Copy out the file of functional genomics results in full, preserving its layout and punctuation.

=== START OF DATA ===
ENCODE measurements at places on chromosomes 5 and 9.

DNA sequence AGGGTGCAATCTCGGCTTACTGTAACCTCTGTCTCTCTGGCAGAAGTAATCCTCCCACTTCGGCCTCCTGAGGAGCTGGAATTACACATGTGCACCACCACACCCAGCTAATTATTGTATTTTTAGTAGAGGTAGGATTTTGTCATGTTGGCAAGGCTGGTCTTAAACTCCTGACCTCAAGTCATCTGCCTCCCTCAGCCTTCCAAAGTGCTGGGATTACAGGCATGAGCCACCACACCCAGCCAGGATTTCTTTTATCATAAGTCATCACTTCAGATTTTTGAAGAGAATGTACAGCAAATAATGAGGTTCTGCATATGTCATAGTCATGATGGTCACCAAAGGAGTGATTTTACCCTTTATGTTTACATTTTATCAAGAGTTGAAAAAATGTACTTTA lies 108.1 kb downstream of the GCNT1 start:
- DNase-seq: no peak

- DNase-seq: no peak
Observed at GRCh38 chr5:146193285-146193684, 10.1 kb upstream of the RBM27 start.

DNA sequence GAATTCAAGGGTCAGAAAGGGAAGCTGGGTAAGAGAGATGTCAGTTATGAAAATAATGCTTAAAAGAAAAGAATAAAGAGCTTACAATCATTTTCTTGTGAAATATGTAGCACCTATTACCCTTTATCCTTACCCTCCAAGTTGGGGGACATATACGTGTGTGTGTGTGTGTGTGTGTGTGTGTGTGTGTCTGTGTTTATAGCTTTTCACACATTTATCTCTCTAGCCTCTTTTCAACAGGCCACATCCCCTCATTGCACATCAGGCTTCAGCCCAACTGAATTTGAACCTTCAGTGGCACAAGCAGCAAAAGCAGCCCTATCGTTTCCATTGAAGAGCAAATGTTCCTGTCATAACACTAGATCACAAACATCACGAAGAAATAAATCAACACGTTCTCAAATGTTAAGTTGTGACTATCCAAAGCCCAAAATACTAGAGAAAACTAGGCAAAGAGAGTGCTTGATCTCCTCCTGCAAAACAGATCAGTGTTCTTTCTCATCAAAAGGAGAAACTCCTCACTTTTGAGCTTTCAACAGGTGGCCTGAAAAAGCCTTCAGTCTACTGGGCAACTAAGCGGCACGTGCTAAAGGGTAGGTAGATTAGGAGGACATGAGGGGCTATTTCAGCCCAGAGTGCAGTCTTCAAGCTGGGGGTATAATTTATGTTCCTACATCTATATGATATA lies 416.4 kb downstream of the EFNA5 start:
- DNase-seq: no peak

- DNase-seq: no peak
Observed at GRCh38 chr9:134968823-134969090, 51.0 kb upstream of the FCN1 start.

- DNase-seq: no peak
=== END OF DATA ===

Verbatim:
ENCODE measurements at places on chromosomes 5 and 9.

DNA sequence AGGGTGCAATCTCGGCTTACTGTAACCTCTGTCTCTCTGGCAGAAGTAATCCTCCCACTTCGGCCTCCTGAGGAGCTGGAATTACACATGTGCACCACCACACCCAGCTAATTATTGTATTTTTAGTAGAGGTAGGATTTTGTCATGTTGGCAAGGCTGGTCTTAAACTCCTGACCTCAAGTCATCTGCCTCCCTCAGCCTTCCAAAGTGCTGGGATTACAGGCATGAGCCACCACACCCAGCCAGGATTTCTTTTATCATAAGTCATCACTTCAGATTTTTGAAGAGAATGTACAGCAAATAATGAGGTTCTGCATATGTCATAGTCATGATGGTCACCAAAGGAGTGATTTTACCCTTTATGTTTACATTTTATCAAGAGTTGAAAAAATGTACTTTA lies 108.1 kb downstream of the GCNT1 start:
- DNase-seq: no peak

- DNase-seq: no peak
Observed at GRCh38 chr5:146193285-146193684, 10.1 kb upstream of the RBM27 start.

DNA sequence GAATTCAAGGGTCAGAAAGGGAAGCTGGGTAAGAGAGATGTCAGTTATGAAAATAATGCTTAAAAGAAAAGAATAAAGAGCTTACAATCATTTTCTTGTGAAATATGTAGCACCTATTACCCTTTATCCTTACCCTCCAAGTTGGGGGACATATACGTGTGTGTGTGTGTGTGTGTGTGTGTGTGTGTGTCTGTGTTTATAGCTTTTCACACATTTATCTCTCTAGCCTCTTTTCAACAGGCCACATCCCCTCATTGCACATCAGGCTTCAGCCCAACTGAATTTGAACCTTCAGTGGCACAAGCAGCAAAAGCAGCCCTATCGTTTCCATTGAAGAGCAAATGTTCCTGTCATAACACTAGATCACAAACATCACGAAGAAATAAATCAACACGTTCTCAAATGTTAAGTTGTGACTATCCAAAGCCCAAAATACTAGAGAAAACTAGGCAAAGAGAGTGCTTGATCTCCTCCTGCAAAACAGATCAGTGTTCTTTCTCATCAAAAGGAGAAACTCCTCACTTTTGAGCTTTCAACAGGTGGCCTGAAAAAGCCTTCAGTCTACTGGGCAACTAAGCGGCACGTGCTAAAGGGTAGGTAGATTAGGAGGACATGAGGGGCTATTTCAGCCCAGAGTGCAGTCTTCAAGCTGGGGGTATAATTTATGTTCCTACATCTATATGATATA lies 416.4 kb downstream of the EFNA5 start:
- DNase-seq: no peak

- DNase-seq: no peak
Observed at GRCh38 chr9:134968823-134969090, 51.0 kb upstream of the FCN1 start.

- DNase-seq: no peak